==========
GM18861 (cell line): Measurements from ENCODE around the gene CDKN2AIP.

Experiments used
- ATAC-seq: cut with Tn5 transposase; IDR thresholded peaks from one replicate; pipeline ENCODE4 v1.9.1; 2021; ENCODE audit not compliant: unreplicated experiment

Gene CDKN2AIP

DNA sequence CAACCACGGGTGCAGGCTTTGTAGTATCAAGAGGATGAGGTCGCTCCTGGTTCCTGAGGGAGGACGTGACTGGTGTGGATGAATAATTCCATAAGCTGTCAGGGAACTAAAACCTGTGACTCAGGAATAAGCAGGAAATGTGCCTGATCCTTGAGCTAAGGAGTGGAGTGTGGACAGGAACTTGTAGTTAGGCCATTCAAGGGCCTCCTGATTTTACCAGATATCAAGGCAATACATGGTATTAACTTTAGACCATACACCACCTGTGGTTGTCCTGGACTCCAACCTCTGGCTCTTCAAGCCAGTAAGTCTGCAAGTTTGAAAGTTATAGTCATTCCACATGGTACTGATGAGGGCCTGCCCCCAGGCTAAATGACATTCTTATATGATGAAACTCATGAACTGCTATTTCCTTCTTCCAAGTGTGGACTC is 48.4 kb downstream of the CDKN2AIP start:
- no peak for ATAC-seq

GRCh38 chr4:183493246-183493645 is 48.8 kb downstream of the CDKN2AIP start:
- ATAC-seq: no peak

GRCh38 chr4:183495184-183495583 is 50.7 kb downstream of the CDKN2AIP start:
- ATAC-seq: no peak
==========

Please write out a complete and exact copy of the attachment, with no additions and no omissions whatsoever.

GM18861 (cell line): Measurements from ENCODE around the gene CDKN2AIP.

Experiments used
- ATAC-seq: cut with Tn5 transposase; IDR thresholded peaks from one replicate; pipeline ENCODE4 v1.9.1; 2021; ENCODE audit not compliant: unreplicated experiment

Gene CDKN2AIP

DNA sequence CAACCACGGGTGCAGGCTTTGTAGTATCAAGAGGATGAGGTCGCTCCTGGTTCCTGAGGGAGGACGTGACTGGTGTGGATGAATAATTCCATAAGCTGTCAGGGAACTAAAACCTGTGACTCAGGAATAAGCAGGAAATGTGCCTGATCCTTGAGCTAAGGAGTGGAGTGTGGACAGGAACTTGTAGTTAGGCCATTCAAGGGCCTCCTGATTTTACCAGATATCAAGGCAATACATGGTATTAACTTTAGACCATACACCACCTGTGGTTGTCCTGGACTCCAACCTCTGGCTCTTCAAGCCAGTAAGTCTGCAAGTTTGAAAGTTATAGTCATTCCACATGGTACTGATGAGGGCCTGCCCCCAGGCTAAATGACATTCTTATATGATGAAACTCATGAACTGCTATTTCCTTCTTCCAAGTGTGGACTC is 48.4 kb downstream of the CDKN2AIP start:
- no peak for ATAC-seq

GRCh38 chr4:183493246-183493645 is 48.8 kb downstream of the CDKN2AIP start:
- ATAC-seq: no peak

GRCh38 chr4:183495184-183495583 is 50.7 kb downstream of the CDKN2AIP start:
- ATAC-seq: no peak